Forming a community advisory board for your newsroom

Stephanie Castellano

By Stephanie Castellano, American Press Institute

 

On May 31, as protests over the death of George Floyd at the hands of Minneapolis police swept the nation, staffers at the Long Beach Post in Long Beach, California, watched as some demonstrations in their own city turned violent. By the following morning, 170 businesses in downtown Long Beach had been damaged or looted, including the building where the Post’s offices are located.

But as the sun rose over the downtown area, people started showing up to clear away the debris and repair the damages. By the end of the day, more than 2,000 volunteers had helped with the clean-up, said Long Beach Post Publisher David Sommers.

Watching this response from the community made Sommers decide to act on an idea he and his colleagues had been mulling for months: forming a community editorial board. The board, Sommers wrote, would bring new and different perspectives to the Post’s coverage, not only calling attention to wrongs in the community but also tapping into that same spirit that led 2,000 people to show up for their neighbors in a troubled time.

“We don’t want to be about what happened that night,” said Sommers. “We want to be about what’s going to happen moving forward.”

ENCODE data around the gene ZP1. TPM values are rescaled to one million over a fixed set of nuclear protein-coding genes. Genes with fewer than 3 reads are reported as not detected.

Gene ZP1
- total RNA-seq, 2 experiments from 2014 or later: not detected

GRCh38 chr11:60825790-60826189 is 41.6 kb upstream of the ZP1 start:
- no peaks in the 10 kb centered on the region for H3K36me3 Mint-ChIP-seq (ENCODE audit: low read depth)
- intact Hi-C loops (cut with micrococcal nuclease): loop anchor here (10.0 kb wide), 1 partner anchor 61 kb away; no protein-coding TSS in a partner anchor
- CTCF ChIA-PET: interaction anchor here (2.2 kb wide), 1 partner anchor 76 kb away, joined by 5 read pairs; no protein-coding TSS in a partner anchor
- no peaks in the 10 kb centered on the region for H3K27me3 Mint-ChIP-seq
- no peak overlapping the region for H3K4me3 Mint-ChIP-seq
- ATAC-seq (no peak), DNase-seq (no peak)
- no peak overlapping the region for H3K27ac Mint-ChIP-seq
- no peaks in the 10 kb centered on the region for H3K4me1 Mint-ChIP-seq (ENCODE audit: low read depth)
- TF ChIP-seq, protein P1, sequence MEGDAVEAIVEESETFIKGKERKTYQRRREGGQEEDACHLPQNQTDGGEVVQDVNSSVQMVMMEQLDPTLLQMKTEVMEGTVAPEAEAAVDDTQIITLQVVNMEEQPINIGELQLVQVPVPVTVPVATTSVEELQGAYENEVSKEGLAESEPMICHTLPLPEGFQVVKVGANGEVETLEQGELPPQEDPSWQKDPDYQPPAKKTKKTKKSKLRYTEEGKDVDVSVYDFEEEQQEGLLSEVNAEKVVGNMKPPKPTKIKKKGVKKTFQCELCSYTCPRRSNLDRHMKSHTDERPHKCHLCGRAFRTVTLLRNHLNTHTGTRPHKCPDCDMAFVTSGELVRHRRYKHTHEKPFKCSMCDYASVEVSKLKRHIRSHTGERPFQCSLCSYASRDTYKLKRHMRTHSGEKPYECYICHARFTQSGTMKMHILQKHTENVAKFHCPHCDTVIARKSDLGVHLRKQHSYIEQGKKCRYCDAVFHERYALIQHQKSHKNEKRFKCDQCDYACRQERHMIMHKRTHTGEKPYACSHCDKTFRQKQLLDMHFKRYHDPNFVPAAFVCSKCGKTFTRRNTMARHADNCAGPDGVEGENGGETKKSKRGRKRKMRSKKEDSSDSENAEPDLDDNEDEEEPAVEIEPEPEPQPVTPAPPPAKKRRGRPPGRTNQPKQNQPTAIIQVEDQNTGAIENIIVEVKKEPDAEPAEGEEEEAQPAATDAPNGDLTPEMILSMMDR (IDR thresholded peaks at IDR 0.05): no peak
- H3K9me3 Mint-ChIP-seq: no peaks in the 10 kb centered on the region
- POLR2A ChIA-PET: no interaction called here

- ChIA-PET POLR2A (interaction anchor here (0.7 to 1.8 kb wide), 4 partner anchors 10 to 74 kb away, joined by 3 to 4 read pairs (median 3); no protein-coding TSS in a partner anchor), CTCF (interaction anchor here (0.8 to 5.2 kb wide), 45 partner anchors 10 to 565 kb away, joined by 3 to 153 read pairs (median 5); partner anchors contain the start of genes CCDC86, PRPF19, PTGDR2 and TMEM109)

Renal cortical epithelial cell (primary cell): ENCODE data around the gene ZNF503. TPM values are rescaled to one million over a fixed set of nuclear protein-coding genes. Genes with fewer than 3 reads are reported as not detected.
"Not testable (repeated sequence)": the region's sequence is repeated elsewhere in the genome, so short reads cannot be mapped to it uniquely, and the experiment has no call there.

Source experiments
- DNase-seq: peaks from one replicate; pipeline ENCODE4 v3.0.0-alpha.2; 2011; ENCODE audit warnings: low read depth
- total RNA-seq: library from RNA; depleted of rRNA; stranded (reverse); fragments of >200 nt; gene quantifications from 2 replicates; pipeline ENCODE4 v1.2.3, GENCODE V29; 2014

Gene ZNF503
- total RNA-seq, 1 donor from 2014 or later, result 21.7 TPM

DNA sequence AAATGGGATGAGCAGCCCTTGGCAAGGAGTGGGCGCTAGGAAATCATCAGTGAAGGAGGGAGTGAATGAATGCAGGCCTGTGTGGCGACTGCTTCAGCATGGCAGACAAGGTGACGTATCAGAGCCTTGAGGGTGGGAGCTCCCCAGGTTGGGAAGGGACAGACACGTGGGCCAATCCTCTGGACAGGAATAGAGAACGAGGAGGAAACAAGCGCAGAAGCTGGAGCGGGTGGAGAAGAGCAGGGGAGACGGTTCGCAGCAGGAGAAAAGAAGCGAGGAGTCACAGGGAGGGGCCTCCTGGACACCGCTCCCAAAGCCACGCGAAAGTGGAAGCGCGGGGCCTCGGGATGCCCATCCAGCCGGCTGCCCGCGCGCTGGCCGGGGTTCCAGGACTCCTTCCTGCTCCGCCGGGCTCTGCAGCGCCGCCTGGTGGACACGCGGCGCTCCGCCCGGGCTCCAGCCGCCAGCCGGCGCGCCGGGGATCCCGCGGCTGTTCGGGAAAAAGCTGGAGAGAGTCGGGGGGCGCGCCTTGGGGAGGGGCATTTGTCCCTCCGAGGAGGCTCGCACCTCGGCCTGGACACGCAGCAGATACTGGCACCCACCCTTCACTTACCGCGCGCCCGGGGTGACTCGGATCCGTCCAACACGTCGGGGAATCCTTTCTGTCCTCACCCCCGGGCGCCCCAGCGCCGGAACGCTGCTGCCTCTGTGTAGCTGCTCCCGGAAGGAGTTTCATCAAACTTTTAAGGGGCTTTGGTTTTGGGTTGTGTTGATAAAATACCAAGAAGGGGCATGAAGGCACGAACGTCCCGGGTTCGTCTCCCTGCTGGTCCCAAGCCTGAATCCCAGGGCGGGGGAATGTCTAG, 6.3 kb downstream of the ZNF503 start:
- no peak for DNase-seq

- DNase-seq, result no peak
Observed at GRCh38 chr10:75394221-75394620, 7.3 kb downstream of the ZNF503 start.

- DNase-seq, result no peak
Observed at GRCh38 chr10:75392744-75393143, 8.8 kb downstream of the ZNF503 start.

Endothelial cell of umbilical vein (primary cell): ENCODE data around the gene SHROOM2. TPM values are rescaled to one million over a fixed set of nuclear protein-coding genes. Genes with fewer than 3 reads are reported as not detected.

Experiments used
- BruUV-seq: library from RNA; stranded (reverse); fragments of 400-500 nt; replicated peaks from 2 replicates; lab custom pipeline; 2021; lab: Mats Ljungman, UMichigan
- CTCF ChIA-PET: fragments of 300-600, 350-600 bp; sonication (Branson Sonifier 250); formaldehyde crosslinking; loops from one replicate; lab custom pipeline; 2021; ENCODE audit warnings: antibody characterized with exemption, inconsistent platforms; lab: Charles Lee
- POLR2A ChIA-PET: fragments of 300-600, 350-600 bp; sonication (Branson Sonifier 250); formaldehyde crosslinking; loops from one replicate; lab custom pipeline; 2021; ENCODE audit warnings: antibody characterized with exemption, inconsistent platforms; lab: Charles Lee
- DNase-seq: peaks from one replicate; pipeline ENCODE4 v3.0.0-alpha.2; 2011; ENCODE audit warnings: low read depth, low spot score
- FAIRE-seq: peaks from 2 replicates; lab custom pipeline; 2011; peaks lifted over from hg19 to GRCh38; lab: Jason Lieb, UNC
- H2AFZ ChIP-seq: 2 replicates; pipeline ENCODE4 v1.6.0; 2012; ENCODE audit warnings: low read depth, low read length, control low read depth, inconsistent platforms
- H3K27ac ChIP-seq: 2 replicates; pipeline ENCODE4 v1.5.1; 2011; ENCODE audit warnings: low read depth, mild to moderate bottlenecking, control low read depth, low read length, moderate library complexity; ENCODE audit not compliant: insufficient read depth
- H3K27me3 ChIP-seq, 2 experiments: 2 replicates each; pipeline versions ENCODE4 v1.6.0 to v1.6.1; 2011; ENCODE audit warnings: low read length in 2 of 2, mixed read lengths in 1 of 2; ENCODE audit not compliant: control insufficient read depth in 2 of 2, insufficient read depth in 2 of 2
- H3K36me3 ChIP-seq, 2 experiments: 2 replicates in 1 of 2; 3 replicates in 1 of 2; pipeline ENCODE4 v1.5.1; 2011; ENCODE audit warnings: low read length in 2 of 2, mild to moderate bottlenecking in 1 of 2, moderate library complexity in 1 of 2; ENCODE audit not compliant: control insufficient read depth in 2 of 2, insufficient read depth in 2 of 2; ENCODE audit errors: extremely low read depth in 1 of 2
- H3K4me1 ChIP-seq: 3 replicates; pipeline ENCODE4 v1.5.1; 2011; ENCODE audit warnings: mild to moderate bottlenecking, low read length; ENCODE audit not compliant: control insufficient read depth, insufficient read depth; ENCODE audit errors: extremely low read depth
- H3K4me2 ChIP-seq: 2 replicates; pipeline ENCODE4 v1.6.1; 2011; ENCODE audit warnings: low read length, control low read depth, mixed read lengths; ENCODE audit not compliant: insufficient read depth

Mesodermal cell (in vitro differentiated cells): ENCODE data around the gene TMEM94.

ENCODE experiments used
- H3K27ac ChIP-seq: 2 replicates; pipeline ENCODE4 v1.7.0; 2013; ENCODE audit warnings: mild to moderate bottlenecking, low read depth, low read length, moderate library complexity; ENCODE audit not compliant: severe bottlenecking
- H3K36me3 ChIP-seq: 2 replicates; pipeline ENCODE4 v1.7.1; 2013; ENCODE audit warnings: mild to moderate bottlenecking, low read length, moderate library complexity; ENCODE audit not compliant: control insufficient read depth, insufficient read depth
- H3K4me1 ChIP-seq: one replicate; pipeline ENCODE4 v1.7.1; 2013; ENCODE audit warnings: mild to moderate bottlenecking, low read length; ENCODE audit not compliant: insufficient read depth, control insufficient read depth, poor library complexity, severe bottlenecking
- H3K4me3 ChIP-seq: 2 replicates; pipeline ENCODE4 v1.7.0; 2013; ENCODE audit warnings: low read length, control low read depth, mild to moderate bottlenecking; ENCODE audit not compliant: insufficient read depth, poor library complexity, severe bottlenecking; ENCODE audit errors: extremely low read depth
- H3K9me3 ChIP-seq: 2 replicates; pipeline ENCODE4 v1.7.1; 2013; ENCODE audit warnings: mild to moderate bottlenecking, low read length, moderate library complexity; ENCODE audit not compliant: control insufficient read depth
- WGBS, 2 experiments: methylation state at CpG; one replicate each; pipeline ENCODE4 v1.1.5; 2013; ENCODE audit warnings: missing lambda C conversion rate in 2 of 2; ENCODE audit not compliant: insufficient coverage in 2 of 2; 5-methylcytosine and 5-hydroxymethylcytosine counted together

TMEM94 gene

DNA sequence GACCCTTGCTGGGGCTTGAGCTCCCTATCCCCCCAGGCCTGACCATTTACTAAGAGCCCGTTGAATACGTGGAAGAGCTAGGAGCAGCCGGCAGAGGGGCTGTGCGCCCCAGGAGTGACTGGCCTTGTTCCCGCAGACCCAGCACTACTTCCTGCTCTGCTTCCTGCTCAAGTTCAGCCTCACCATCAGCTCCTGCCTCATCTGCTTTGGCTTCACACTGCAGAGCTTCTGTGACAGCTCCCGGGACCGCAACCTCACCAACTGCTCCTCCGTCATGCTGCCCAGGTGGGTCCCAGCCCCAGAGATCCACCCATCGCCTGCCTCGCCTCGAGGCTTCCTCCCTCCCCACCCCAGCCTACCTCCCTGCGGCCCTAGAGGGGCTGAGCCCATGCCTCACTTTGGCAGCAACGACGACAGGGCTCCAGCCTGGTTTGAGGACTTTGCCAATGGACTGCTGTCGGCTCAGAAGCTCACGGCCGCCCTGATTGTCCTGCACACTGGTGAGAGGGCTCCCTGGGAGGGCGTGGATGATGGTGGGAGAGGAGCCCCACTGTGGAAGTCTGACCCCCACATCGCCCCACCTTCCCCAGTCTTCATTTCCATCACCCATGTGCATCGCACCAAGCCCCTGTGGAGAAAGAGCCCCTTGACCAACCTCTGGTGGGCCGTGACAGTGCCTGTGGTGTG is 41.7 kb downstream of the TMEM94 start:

Community advisory boards are one way to start more of your journalism from a place of listening.

Stephanie Castellano is the editorial manager for API. She helps shape API’s editorial direction and produces API’s daily newsletter, Need to Know, which offers fresh, valuable insights for journalists, news executives, researchers and other media stakeholders. Previously, Stephanie was the communications manager for the Newseum Institute, the education and programs arm of the Newseum in Washington, D.C., where she produced a weekly newsletter on press freedom and other First Amendment rights that the Institute is working to advance. Stephanie has also worked as a writer and editor for the Association for Talent Development, a nonprofit dedicated to developing professional talent; and has reported on food and agriculture issues for The Christian Science Monitor, Civil Eats and Next City.

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